Today marks the close of National Apprenticeship Week, the annual celebration of apprenticeships across England.
The University of Northampton runs several apprenticeship programmes with a new one – MSc Advanced Clinical Practitioner (ACP) – starting this very week.
Laura Elliott, Senior Lecturer in Practice Development, runs ACP at the University and writes here about why ACP is valuable for apprentices, the NHS, patients and why this programme is important.
The MSc Advanced Clinical Practitioner (ACP) apprenticeship programme started this week, a timely moment given that the national spotlight has been focused on apprenticeships.
It is a postgraduate programme offered to healthcare professionals working towards an ACP role in clinical environments. The apprenticeship equips them with the key skills, knowledge and behaviours they need to independently manage defined episodes of clinical care whilst demonstrating expertise within their scope of practice.
Our apprenticeship route was developed to meet local and national demands of a changing NHS, the private and independent sector healthcare workforce, with the development of ACPs identified within the long-term NHS plan.
We have 2 routes – prescribing and a non-prescribing – for those apprentices who are not required to obtain a non-medical prescribing qualification for their roles.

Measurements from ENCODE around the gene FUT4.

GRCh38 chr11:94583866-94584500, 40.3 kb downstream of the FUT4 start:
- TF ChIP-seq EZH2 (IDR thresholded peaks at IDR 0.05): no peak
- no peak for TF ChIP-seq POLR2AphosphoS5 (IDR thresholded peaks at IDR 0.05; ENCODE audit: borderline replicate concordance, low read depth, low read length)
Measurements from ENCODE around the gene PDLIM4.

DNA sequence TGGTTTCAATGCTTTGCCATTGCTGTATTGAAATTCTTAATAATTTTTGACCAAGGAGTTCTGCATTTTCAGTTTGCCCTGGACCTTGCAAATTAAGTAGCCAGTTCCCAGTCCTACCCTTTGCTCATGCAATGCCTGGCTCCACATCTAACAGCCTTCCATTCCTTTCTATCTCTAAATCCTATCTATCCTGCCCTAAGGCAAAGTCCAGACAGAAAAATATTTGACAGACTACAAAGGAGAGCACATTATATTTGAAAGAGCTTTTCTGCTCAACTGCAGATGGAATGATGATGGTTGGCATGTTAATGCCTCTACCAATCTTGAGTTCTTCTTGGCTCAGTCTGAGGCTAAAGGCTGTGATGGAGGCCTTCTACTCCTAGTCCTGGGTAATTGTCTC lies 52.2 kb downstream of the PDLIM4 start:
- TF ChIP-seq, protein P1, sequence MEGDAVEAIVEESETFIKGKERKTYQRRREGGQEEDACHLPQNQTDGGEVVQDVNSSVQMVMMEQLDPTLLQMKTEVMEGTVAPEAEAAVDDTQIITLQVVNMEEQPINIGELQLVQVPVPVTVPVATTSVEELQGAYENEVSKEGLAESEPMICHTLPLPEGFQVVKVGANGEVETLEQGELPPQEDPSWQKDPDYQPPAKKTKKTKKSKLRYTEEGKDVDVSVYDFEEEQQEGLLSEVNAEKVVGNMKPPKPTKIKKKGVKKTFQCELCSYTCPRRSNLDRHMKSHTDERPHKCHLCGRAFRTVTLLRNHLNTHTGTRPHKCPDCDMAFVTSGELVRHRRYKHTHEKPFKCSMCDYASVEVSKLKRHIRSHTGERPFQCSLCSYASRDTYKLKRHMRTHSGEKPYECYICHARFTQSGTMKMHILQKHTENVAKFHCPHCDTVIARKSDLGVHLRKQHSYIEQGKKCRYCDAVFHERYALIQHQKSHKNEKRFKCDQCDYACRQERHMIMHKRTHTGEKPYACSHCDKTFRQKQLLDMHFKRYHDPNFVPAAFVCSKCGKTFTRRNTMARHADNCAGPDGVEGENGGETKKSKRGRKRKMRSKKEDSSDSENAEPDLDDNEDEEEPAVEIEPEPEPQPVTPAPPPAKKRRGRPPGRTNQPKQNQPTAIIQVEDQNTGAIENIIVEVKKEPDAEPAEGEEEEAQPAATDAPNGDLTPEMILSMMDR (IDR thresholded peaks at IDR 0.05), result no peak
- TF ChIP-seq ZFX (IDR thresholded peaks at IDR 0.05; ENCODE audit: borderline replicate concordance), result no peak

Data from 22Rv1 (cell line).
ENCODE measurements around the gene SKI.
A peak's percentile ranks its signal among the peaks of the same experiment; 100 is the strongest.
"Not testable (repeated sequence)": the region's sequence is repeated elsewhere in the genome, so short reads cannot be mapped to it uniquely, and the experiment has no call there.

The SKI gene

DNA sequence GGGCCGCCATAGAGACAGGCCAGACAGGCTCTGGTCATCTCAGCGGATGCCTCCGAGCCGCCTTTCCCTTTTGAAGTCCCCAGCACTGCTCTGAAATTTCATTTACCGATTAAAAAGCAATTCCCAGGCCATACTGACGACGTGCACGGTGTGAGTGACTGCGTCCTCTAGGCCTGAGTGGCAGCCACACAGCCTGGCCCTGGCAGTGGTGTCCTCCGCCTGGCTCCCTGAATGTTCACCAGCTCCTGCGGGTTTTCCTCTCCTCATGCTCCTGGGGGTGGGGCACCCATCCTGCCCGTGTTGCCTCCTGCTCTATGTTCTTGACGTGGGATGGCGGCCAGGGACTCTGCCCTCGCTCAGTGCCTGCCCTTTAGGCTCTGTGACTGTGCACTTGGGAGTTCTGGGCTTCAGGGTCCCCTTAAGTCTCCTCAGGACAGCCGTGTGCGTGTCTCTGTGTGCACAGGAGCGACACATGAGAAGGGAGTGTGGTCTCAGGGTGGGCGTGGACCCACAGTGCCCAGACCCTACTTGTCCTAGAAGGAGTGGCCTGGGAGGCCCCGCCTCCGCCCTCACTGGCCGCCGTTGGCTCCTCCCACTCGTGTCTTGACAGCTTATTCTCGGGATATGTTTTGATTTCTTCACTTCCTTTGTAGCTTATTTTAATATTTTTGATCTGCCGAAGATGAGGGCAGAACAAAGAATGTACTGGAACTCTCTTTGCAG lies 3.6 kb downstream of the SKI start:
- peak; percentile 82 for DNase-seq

At UON, apprentices can learn from practitioners who already work as ACPs in clinical practice as well as academic lecturers. They also have access to our clinical skills laboratories and Virtual Reality simulation kits to enhance their development as clinicians while in a safe environment.
Apprentices attend the University or undertake other clinically relevant ‘on-the-job’ training for one day a week where they are able to participate in core learning relevant to the apprenticeship standards.
Something that is very attractive about apprenticeships to older students is it combines higher and vocational education and the apprenticeship offers a learning environment that fits around work and family commitments.
There are also benefits for employers. They can levy funds following identification that apprenticeships can develop highly motivated professionals, offering employers the chance to provide greater opportunities to their own staff, investing in them to not only ‘grow and develop their own’ but increase staff satisfaction and retention.
It’s early days for the ACP apprenticeship here at the University, but the signs are already there that studying for it is a ‘win win’ for all.
Find out more about the ACP apprenticeship and others at University of Northampton.